Day and Morris discussed appropriateness of EBPs for people who are homeless – especially those with mental health and/or substance use issues. Morris explained that the driving force is what is happening at the federal level that directs policy or homeless services or services to other vulnerable populations, specifically people with mental health and substance abuse conditions and other potentially disabling conditions.
Within SAMHSA, there is emphasis on data reporting and program evaluation. There are new requirements in terms of reporting out data – specifically, what is actually working to change the lives of those experiencing homelessness. And EBPs can help us effectively show how we are making a difference. The discussion was placed in the context of quality of care and the need for accountability in service delivery to vulnerable individuals. In these tighter economic times, quality data will help service providers to make their case for funding with potential funders. Day gave the following examples of EBPs (also referred to as evidence based services) that were offered through a practical, hands-on approach:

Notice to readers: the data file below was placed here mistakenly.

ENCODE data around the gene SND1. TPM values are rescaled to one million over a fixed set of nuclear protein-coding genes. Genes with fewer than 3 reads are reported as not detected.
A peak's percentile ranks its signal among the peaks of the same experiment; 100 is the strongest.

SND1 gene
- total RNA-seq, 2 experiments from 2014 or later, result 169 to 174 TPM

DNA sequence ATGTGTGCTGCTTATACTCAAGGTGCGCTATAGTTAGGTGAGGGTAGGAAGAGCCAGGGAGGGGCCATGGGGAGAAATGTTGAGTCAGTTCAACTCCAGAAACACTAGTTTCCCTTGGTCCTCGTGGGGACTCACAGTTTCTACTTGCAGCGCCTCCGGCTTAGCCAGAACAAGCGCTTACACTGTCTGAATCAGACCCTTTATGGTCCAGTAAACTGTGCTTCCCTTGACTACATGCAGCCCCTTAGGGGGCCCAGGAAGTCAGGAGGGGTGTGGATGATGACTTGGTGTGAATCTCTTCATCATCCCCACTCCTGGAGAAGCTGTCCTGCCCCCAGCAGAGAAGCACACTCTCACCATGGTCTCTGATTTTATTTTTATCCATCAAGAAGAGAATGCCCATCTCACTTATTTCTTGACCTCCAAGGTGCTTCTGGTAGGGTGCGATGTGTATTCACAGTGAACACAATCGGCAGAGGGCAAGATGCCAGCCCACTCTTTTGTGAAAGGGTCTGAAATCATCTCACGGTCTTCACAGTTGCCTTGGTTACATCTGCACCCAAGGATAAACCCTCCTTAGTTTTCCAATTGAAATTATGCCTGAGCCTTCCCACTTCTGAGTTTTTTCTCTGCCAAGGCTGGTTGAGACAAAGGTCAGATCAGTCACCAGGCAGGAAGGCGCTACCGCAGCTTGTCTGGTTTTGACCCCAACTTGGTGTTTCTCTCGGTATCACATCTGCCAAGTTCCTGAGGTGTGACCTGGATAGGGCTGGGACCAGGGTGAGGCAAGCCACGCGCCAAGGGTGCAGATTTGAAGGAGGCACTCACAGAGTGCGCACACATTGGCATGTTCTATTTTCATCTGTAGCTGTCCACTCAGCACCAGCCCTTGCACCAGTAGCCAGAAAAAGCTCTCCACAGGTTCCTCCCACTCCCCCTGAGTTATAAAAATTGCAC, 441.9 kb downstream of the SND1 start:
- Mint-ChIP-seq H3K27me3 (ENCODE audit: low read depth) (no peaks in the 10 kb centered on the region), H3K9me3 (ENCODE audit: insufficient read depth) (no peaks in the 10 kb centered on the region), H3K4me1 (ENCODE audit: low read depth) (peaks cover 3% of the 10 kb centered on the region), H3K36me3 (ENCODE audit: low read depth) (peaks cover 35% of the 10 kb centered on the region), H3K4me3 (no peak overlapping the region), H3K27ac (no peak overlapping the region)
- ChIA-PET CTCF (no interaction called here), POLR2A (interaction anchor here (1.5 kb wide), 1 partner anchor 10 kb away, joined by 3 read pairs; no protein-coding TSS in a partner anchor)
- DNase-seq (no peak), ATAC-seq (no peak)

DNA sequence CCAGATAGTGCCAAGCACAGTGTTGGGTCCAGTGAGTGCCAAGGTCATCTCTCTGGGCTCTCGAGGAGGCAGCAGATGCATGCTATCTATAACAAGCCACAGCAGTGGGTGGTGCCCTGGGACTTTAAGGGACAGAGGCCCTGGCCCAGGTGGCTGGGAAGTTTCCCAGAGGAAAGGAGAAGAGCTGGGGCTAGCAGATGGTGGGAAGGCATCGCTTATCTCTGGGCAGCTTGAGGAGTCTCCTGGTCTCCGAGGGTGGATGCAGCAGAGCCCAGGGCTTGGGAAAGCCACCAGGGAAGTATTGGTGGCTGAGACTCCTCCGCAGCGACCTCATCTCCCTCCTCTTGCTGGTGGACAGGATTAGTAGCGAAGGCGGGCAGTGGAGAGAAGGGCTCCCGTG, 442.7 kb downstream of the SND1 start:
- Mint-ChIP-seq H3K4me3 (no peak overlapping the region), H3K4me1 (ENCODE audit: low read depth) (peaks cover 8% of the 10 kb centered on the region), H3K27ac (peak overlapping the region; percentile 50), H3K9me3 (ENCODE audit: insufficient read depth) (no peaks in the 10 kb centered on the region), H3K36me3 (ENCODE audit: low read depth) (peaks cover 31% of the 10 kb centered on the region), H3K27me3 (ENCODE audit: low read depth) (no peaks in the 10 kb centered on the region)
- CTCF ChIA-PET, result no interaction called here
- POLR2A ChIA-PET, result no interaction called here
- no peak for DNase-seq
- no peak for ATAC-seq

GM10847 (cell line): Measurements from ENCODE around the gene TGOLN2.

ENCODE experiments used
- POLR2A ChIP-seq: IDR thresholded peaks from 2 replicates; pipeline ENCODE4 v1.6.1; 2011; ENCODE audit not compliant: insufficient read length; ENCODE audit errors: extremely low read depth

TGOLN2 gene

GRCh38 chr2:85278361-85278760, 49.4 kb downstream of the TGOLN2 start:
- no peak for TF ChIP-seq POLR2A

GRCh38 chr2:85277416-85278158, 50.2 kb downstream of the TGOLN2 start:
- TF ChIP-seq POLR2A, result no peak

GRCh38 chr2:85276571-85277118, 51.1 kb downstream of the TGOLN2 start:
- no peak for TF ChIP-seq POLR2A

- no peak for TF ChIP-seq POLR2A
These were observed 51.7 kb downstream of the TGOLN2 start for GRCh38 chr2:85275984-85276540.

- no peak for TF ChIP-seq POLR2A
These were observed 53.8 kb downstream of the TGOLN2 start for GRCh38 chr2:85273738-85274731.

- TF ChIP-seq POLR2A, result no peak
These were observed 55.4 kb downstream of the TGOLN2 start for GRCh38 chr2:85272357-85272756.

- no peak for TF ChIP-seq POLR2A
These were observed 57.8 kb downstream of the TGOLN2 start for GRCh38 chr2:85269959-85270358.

Other models of permanent housing
Assertive Community Treatment (ACT Teams)
Morris discussed motivational thinking – for example, thinking about what to do differently when you are not getting the desired results? It is critical for providers to become comfortable collecting and using data.